Poisoned Cats and Liquid Charcoal

With the holidays fast approaching, I’ve been lamenting the fact that I haven’t been able to have a Poinsettia plant in my house for almost a decade.  With a few cats in the house, it’s just not worth the potential problems.  Problems I have firsthand knowledge of.  This incident just happened to occur in the spring, rather than at Christmas.

A few years ago I bought my first-and only­-Easter Lily to give to my mom when she came over for supper the next day.  Around midnight my daughter came out to my office and said she caught Sophie, our diva cat, munching on the plant.  Did she ruin it?  Nope.  She didn’t eat much.  Whew!

Meet Sophie. I would not find this position comfortable, but apparently she does!

A little while later my daughter came out of her room and said she got a little worried and Googled ‘cats and Easter Lilies’…to find they were even more toxic than Poinsettias.  Great.  Just great.  No one ever told me that lilies could hurt cats.  So then we both Googled madly to see what we should do about this.

Take her to a vet right away.

Yeah, right, it’s one o’clock Easter morning.  The only option was an emergency animal clinic, located on a college campus, about thirty miles away.  So off we go.  Oh happy day.

Long story short, fifteen hundred dollars for a three day stay wasn’t in my budget, so we were sent home with a bottle of liquid charcoal and told to give it to Sophie three times a day.  Just use the syringe and shoot it down the back of her throat if she wouldn’t take it in food.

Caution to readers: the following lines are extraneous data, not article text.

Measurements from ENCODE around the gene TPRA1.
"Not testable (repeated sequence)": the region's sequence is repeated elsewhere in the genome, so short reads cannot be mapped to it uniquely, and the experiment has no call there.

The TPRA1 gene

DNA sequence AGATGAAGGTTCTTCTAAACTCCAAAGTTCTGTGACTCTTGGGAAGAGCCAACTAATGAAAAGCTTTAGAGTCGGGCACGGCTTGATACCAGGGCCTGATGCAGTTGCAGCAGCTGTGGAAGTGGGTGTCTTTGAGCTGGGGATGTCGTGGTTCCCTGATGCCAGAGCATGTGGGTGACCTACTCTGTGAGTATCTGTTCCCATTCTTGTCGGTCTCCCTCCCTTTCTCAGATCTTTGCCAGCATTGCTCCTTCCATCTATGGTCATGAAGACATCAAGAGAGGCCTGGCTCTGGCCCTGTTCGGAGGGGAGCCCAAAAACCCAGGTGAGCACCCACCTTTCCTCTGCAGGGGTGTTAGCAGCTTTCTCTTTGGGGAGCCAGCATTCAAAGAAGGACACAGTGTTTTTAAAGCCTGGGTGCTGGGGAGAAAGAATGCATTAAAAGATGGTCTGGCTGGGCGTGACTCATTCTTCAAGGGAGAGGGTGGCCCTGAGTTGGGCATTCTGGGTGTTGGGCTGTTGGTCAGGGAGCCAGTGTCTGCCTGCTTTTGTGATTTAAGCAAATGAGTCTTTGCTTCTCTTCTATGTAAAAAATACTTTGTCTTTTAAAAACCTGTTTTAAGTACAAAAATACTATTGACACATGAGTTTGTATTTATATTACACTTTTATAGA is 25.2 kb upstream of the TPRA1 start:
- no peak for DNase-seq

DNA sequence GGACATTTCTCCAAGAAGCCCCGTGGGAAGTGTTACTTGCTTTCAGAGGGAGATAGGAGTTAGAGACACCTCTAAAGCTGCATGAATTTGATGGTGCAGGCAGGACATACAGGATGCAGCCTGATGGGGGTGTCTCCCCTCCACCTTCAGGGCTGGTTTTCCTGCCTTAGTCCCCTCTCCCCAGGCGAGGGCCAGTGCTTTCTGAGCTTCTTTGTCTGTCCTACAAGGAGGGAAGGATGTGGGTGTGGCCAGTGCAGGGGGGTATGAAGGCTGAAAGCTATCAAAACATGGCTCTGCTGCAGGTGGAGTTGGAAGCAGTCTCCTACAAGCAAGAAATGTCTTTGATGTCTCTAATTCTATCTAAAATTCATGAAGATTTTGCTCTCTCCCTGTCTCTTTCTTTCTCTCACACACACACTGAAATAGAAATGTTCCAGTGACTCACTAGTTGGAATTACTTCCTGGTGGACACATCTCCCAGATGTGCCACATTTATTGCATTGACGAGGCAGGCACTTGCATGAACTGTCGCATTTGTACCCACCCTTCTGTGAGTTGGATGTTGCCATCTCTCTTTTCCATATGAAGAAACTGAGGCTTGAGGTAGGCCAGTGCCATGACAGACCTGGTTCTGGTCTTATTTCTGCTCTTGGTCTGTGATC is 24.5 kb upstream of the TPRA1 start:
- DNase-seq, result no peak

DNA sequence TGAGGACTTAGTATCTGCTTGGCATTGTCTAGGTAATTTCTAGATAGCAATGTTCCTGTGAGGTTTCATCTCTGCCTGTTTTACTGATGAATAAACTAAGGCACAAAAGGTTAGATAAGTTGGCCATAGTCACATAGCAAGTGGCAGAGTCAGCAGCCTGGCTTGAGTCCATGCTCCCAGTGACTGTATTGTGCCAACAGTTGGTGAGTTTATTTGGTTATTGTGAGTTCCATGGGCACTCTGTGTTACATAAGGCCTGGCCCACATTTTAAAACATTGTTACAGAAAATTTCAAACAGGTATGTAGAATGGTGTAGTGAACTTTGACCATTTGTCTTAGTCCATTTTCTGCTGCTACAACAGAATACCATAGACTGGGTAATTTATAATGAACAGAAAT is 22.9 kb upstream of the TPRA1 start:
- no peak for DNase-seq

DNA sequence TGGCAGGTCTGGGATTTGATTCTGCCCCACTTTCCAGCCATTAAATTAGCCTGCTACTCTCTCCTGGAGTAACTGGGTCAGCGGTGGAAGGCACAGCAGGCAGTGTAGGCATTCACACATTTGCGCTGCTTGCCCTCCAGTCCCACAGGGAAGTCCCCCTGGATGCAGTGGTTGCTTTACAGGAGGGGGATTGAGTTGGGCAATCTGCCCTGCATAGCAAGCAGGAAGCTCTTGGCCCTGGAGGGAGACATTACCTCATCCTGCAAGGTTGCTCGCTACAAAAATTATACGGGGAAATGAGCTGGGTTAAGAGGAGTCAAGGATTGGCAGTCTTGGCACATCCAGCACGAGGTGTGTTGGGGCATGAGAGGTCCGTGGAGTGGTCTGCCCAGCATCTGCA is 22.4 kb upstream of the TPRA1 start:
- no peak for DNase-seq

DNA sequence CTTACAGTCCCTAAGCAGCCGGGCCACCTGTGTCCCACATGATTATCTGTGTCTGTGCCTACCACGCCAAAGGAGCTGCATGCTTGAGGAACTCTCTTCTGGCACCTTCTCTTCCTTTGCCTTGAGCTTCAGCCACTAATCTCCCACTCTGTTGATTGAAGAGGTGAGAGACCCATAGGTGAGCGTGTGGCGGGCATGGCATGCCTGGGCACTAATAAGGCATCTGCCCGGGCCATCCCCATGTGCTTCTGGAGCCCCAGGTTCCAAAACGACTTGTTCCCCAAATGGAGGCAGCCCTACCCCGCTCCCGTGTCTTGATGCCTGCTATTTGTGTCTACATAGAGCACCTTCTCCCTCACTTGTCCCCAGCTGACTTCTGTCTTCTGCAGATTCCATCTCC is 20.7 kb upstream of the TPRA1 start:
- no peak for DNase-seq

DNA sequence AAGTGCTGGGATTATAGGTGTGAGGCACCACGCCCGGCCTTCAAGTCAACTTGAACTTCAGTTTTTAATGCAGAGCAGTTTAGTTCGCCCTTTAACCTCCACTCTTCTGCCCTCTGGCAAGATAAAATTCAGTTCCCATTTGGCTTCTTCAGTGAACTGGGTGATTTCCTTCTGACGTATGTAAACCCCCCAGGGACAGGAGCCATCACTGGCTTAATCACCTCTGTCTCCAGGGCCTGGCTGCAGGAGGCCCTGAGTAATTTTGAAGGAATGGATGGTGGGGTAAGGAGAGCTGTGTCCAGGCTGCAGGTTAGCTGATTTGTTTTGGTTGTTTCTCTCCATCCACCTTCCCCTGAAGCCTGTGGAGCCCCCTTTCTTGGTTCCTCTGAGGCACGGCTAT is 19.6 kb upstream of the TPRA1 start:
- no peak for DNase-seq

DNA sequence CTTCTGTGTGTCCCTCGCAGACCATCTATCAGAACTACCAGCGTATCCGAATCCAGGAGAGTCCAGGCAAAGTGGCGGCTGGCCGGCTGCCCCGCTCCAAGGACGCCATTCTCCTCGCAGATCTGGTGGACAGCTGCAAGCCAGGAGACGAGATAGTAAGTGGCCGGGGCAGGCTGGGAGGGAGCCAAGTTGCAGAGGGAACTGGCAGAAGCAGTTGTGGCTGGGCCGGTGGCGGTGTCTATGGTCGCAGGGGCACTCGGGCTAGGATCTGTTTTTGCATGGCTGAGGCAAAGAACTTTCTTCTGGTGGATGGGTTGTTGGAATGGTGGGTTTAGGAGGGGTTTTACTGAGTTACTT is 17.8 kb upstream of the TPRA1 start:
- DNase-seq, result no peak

Um…okay…us and what army?  I wasn’t born yesterday.  This had catastrophe written all over it.  Probably the sort that involves a whole lot of stitches.

If you’ve never had the pleasure of shooting charcoal, just know that you’re going to have to get really skilled at it in a big hurry…because there’s no way an animal is going to eat any food with that stuff mixed in.  You’re also going to need to recruit at least two other people to help because wrapping the cat in towels and doing it yourself is pretty much impossible.  In fact, it doesn’t work all that well even with help.

So in case you ever need to know, these are the required steps…

Everyone involved  needs to put on clothes they don’t mind throwing away. Liquid charcoal stains really bad and I ruined a nice shirt learning this particular lesson.  One person quickly wraps the cat in a couple of old, thick towels, the second will, even more quickly, hold the cat’s head stationary while trying to pry its mouth open (that job really sucks…I suggest wearing glass-cutters gloves), and the third, with the syringe prepared ahead of time, shoves it in the cat’s mouth and squeezes fast.

After the cat spews half of it back out on your throw-away clothes and towels, you have to do it again because clearly she didn’t get the full dose.  You’ll try to convince yourself that the other half made all the way to her stomach, except you can’t be entirely certain.  Liquid charcoal, splattered all over three people…and the floor…looks like an awful lot of charcoal.  (should have mentioned that you might want to use some sort of drop cloth…it will come off a tiled floor eventually but if it gets on carpet, you’ll be sorry)